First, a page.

The new Batman movie is not an attack on Romney

(via Phil DeFrano) Rush Limbaugh has accused the creators of the new Batman movie of naming the main villain after Bain Capital, the firm that Mitt Romney ambiguously worked for around the time of his being governor of Massachusetts.  By his timeline, the secret-member-of-the-liberal-conspiracy director Christopher Nolan knew about the results of the Republican primary which ended on July 14, 2012, before he started production on the film fourteen months earlier, in May 2011.  He also knew that the major talking point around Romney criticism at the time of the film's release would be his fuzzy relationship with Bain Capital.

Let's assume he didn't know anything prior to that point -- that Chris Nolan can only see 14 months into the future.

He then decided either (a.) to radically re-write and re-cast the central villain of the new movie, so that he can use the member of the Batman rogues' gallery with the most politically resonant name, or (b.) to change the already chosen villain's name back to Bane, but not all the way to Bain, because he'd changed it at some point prior to that, or else this wouldn't be a conspiracy.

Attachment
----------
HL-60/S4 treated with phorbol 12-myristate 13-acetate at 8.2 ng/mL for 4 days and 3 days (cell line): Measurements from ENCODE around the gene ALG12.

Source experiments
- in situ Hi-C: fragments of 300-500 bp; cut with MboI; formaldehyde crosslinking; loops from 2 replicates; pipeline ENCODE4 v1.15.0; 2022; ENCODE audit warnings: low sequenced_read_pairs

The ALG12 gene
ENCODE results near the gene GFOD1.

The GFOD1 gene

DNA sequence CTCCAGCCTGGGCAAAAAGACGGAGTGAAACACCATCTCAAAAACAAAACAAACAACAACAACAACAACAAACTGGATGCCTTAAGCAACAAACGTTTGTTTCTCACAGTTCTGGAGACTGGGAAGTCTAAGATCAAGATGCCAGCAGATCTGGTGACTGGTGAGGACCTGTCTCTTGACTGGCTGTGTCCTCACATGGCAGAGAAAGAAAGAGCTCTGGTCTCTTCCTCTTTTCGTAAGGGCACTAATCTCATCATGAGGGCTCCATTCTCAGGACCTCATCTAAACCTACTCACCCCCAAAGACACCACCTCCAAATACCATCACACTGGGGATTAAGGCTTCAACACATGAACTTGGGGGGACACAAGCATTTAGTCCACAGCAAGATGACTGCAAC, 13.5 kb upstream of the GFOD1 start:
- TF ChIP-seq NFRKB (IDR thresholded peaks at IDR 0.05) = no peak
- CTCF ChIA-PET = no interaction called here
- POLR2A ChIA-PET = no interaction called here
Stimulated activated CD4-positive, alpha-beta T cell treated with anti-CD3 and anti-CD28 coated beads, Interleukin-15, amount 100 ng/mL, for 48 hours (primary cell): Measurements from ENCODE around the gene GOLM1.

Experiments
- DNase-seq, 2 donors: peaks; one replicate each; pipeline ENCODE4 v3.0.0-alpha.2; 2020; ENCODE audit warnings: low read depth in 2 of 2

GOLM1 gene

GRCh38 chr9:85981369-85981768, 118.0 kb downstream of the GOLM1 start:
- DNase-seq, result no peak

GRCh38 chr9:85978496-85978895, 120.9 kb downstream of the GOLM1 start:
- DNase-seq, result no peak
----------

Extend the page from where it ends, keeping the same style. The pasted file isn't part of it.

He decided not to change the basic nature of the villain, keeping with the obvious Occupy Wall Street overtones in the trailers, which are confirmed by the character's creator, probably just to keep it subtle.  Of course, that clever man Rush Limbaugh saw through the scheme.

In his coverage of Limbaugh's rant, Phil DeFranco points out that people listen to Rush Limbaugh, and after the show, they feel like they've been informed.  I'm not saying that you can't get news from a conservative commentator.  But this kind of trash is just insane, and Rush Limbaugh isn't some fringe element, he's a household name.

The Dark Knight Rises may well have political under- or overtones.  I hope it does, and I'm looking forward to writing about it.  If it does, they'll probably lean conservative -- the Batman mythos, as much as I love it, is intrinsically paternalistic and authoritarian.  I probably won't be seeing it until next Tuesday, and I'll cover it then.

But this simple word-association style commentary is the kind of thing that chokes our national dialogue.